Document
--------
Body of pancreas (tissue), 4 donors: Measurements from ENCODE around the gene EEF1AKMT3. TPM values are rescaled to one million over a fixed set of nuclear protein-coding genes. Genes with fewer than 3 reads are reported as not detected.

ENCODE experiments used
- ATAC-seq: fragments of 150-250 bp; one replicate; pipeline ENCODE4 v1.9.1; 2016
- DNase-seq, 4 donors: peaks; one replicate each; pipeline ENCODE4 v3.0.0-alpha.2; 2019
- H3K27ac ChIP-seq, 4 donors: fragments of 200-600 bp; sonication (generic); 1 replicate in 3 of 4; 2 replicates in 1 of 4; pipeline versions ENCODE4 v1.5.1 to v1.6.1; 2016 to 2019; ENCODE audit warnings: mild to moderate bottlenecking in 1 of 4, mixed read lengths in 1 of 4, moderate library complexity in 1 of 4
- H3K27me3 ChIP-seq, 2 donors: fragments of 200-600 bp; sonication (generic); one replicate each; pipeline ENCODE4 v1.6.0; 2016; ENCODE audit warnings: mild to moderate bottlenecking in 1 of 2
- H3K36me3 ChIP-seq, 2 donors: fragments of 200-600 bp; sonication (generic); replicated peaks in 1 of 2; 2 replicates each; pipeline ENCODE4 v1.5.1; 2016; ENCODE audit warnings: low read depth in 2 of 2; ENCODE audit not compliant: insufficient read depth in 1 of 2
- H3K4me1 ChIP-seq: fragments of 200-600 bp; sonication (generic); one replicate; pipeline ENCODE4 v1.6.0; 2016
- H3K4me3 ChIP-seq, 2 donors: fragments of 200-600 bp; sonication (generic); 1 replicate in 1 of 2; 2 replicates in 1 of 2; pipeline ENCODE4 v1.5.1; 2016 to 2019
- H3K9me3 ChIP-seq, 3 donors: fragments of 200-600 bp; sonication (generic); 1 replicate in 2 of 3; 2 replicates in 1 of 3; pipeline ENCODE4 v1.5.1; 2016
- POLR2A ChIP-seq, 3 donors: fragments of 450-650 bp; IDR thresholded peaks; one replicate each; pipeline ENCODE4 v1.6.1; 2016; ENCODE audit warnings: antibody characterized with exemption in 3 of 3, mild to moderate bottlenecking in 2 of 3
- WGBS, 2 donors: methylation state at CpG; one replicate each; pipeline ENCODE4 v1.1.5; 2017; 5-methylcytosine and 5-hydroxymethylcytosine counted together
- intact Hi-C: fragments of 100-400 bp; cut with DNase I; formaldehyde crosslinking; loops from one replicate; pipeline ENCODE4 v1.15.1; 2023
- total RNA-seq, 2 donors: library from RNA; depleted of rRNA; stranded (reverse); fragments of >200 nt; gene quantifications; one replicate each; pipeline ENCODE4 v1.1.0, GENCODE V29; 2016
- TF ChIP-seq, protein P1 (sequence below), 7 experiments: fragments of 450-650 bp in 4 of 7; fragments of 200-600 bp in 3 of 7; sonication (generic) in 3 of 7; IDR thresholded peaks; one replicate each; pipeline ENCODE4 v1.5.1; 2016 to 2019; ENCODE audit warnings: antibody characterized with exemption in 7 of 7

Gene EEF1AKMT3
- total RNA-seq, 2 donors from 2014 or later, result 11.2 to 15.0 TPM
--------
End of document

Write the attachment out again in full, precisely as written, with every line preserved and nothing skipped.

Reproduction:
Body of pancreas (tissue), 4 donors: Measurements from ENCODE around the gene EEF1AKMT3. TPM values are rescaled to one million over a fixed set of nuclear protein-coding genes. Genes with fewer than 3 reads are reported as not detected.

ENCODE experiments used
- ATAC-seq: fragments of 150-250 bp; one replicate; pipeline ENCODE4 v1.9.1; 2016
- DNase-seq, 4 donors: peaks; one replicate each; pipeline ENCODE4 v3.0.0-alpha.2; 2019
- H3K27ac ChIP-seq, 4 donors: fragments of 200-600 bp; sonication (generic); 1 replicate in 3 of 4; 2 replicates in 1 of 4; pipeline versions ENCODE4 v1.5.1 to v1.6.1; 2016 to 2019; ENCODE audit warnings: mild to moderate bottlenecking in 1 of 4, mixed read lengths in 1 of 4, moderate library complexity in 1 of 4
- H3K27me3 ChIP-seq, 2 donors: fragments of 200-600 bp; sonication (generic); one replicate each; pipeline ENCODE4 v1.6.0; 2016; ENCODE audit warnings: mild to moderate bottlenecking in 1 of 2
- H3K36me3 ChIP-seq, 2 donors: fragments of 200-600 bp; sonication (generic); replicated peaks in 1 of 2; 2 replicates each; pipeline ENCODE4 v1.5.1; 2016; ENCODE audit warnings: low read depth in 2 of 2; ENCODE audit not compliant: insufficient read depth in 1 of 2
- H3K4me1 ChIP-seq: fragments of 200-600 bp; sonication (generic); one replicate; pipeline ENCODE4 v1.6.0; 2016
- H3K4me3 ChIP-seq, 2 donors: fragments of 200-600 bp; sonication (generic); 1 replicate in 1 of 2; 2 replicates in 1 of 2; pipeline ENCODE4 v1.5.1; 2016 to 2019
- H3K9me3 ChIP-seq, 3 donors: fragments of 200-600 bp; sonication (generic); 1 replicate in 2 of 3; 2 replicates in 1 of 3; pipeline ENCODE4 v1.5.1; 2016
- POLR2A ChIP-seq, 3 donors: fragments of 450-650 bp; IDR thresholded peaks; one replicate each; pipeline ENCODE4 v1.6.1; 2016; ENCODE audit warnings: antibody characterized with exemption in 3 of 3, mild to moderate bottlenecking in 2 of 3
- WGBS, 2 donors: methylation state at CpG; one replicate each; pipeline ENCODE4 v1.1.5; 2017; 5-methylcytosine and 5-hydroxymethylcytosine counted together
- intact Hi-C: fragments of 100-400 bp; cut with DNase I; formaldehyde crosslinking; loops from one replicate; pipeline ENCODE4 v1.15.1; 2023
- total RNA-seq, 2 donors: library from RNA; depleted of rRNA; stranded (reverse); fragments of >200 nt; gene quantifications; one replicate each; pipeline ENCODE4 v1.1.0, GENCODE V29; 2016
- TF ChIP-seq, protein P1 (sequence below), 7 experiments: fragments of 450-650 bp in 4 of 7; fragments of 200-600 bp in 3 of 7; sonication (generic) in 3 of 7; IDR thresholded peaks; one replicate each; pipeline ENCODE4 v1.5.1; 2016 to 2019; ENCODE audit warnings: antibody characterized with exemption in 7 of 7

Gene EEF1AKMT3
- total RNA-seq, 2 donors from 2014 or later, result 11.2 to 15.0 TPM